A traveler can see a lot of a little or a little of a lot. I stated this before, and when on holiday or any trip for that matter, it is true time and time again. On this first full day in Rome, Tammy and I opted for the bike tour previously mentioned. Yes, it was eight hours long, but the tour is conducted on e-bikes (which has the tendency to spoil a roadie). The plan is simple: cover most of the major sites in Rome in one day. We did just that, from the Colosseum to the Vatican to Trevi Fountain to the Spanish Steps (which have nothing to do with Spain just that the Spanish embassy is located near them).
I am torn between naming the one favorite place out of two, although I lean heavily to one: The Pantheon and Trevi Fountain. Some places, like the Colosseum and The Pantheon, have a fictional feel to them being attached to stories and pictures from childhood to young adult and even into adulthood. The Pantheon is one of those magical places. The architectural boldness of the temple is astounding. At first glance, walking through the open doors (each door is four tons), I stood with my mouth hanging open. Chapeau to the incredible minds who were able to take this from parchment to building. The dominance of the room is humbling, placing the brilliance of ancient minds into a higher plain than those of our own. Sure, we have buildings today that dwarf The Pantheon, but the means we have to design and build large structures make it feel like cheating compared to the ancient architects and engineers. Just turning 50 years old, it is one of the most impressive things I have ever seen built by man.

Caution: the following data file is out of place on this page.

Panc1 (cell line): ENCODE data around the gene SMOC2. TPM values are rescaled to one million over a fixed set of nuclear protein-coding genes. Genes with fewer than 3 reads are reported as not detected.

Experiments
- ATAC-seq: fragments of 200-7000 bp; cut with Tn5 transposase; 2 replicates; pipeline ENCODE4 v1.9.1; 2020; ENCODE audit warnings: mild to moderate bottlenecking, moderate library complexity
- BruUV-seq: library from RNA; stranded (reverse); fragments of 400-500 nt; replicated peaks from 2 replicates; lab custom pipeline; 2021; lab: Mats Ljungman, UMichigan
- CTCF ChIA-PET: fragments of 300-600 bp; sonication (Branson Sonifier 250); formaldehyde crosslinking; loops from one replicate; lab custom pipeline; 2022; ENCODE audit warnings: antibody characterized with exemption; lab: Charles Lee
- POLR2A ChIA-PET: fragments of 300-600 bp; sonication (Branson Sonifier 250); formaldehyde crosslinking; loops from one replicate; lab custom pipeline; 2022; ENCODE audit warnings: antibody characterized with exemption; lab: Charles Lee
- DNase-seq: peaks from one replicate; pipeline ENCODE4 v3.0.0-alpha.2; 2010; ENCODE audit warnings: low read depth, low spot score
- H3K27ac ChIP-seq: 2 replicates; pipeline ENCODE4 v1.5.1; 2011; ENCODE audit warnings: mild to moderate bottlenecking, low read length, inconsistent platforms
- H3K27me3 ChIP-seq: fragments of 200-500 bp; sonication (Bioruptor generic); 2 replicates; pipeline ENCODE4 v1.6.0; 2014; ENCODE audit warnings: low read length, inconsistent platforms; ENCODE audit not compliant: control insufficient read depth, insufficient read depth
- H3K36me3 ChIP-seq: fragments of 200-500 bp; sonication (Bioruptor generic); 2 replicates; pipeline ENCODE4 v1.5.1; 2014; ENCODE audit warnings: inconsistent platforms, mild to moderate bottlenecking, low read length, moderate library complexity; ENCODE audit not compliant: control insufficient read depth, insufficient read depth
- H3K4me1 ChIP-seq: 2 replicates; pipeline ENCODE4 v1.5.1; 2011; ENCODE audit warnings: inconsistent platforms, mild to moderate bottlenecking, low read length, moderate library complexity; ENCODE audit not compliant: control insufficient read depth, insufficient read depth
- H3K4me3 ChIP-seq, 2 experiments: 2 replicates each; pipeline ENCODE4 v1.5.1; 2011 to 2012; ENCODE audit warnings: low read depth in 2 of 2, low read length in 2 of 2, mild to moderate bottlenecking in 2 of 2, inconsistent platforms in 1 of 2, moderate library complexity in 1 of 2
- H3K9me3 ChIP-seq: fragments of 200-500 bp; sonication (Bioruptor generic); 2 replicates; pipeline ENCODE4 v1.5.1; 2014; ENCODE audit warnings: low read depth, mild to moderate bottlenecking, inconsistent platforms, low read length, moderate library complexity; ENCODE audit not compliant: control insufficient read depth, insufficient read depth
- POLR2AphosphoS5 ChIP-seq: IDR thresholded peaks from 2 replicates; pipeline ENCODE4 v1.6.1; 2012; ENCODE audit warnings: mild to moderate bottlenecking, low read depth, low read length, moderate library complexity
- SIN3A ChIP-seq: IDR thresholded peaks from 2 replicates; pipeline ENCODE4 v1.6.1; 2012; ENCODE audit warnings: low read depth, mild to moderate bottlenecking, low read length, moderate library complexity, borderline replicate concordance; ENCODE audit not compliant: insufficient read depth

The other structure that inspired a quick breath was Trevi Fountain. Flowing since the 19 BC, this source of water has been in use for over 2000 years in Rome. The beautiful structure was not in place until the mid-18th Century. But to think . . . the Apostle Paul could have drunk from this fountain! The Apostle Peter could have drunk from this fountain! Some of Rome’s greatest orators and generals and enemies could have drunk from this fountain! In over 2000 years it is mind-boggling to imagine the amount of things this fountain has probably witnessed. Of course, as tradition, we had to toss a coin over our right shoulder in hopes of returning to Rome one day. The story that goes with the fountain is as follows: 1 coin return to Rome, 2 coins find true love, 3 coins get married, and 4 coins will ensure a divorce. We stayed with one. We had two and three and will never consider four.
The entire day was magnificent. We had such a good time and met other travelers and locals who were so friendly, making that day that much better. Our guide was wonderful and knew how to get around the Eternal City without getting a single person hit by a car, quite a feat. The tour included a meal and a gelotto stop. It is a perfect way to see a little of a lot. I also thoroughly enjoyed visiting the possible location of where Julius Caesar was slain. Teaching it to my students and passing the picture on to other English/literature teachers will be very cool. At dinner we discussed what we would do on our last full day, we came up with a plan. It would take subway trains and locomotive trains, but we had a plan.